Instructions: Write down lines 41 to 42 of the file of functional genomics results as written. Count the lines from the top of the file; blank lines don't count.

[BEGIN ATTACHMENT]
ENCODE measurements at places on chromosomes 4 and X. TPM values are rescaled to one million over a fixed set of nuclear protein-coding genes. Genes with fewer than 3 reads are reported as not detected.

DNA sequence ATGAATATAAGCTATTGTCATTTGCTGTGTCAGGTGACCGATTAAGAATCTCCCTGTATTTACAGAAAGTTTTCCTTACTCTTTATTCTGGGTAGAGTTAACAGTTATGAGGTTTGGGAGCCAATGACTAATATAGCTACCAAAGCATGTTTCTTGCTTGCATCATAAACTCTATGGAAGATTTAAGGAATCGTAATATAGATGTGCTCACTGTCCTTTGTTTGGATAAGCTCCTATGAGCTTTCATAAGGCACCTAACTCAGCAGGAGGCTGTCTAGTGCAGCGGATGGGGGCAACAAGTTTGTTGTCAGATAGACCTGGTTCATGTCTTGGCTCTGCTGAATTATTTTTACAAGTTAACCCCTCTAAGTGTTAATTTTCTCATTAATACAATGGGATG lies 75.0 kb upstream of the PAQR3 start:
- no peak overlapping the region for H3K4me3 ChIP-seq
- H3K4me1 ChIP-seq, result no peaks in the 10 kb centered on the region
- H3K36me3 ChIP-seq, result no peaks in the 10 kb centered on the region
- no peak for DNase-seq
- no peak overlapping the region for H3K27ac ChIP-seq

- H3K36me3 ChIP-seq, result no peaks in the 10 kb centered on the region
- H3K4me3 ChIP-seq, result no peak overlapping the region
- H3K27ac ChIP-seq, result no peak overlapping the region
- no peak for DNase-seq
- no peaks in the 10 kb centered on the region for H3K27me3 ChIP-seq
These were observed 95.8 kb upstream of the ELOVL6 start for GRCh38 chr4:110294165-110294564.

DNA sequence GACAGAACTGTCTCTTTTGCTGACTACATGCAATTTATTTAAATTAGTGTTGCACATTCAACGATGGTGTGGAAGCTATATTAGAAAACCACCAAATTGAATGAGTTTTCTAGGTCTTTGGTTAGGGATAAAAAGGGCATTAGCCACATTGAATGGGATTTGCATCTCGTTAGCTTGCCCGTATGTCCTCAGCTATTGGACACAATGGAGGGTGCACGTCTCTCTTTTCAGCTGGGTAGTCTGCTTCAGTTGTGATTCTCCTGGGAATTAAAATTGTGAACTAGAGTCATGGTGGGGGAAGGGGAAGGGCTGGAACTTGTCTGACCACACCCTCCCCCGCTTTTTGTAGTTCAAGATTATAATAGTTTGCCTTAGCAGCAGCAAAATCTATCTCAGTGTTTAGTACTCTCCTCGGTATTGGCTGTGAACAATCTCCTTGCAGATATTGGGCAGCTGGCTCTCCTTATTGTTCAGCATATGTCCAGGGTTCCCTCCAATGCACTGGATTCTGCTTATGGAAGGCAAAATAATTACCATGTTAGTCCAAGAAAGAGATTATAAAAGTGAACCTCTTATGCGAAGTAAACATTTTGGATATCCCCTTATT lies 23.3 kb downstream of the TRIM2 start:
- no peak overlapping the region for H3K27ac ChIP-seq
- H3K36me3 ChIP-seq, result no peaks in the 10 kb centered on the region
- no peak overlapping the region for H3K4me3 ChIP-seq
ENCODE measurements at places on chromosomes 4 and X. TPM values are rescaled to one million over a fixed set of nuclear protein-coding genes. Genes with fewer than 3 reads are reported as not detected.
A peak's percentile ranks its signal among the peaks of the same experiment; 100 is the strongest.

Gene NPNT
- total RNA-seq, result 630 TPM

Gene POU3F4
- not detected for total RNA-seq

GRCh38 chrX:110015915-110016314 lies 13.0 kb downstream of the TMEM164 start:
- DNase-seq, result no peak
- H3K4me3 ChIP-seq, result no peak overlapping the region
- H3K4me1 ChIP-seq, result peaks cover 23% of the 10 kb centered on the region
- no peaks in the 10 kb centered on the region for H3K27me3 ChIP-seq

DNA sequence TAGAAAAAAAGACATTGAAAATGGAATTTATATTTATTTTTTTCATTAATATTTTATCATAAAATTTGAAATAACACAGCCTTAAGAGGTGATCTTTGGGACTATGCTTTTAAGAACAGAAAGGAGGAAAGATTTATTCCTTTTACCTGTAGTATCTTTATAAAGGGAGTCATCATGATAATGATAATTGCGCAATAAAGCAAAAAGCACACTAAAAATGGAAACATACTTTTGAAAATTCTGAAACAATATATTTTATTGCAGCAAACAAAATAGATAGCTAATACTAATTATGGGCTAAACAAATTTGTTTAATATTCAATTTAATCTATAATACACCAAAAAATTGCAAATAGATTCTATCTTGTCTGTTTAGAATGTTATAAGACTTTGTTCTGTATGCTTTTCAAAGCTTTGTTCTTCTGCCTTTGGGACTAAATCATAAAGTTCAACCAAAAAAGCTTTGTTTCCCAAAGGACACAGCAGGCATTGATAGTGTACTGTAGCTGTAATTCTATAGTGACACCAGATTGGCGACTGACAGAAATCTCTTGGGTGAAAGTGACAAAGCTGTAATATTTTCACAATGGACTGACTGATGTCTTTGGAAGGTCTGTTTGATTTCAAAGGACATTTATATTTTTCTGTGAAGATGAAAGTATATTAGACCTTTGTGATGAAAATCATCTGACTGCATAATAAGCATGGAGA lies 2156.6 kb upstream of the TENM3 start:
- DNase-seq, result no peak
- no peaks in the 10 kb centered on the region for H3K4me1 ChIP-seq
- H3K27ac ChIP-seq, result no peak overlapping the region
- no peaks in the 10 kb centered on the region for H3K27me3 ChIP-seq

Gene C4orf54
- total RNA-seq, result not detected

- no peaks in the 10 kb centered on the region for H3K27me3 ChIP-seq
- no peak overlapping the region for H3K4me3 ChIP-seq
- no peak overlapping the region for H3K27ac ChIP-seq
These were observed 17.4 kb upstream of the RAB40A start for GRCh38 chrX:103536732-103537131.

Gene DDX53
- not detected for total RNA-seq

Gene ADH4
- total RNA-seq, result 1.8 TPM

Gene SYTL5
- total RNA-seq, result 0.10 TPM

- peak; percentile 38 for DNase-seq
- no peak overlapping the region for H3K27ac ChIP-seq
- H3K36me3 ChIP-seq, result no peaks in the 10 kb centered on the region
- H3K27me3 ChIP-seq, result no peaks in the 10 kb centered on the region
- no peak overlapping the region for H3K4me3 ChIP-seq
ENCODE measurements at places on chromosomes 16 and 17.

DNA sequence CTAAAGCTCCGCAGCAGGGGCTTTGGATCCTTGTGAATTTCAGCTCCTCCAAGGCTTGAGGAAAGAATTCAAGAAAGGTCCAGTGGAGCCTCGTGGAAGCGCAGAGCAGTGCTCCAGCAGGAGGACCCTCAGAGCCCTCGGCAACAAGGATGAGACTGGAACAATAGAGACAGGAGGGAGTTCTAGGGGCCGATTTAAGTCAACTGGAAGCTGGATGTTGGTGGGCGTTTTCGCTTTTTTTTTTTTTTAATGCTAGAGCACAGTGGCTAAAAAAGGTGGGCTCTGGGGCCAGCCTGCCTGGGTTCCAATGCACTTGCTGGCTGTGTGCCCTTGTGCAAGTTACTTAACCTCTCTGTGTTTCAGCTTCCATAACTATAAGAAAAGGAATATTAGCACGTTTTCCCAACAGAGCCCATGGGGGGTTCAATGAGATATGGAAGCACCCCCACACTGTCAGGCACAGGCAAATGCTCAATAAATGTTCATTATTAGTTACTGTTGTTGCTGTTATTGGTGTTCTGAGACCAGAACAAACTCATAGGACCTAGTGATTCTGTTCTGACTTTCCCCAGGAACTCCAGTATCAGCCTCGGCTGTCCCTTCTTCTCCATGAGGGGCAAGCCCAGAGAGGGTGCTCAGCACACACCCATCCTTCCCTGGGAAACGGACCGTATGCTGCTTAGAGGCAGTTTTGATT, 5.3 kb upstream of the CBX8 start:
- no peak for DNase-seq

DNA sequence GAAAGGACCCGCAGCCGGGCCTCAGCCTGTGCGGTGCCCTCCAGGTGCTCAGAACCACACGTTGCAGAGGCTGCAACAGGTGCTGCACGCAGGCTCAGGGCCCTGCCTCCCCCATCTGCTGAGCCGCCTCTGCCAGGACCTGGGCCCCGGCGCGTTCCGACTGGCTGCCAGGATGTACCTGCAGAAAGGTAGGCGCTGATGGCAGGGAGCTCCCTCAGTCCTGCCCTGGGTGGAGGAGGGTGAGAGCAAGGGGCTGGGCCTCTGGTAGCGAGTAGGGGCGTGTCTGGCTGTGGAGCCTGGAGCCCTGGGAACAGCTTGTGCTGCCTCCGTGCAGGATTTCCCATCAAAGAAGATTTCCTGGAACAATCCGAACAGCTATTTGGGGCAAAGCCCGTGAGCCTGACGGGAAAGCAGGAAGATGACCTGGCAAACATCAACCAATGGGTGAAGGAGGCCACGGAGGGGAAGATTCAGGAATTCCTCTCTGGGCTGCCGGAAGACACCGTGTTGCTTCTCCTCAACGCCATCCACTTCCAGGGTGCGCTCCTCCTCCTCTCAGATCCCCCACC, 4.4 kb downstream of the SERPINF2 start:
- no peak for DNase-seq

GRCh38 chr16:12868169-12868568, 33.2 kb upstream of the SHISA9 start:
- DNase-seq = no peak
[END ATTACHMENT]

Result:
- not detected for total RNA-seq

Gene ADH4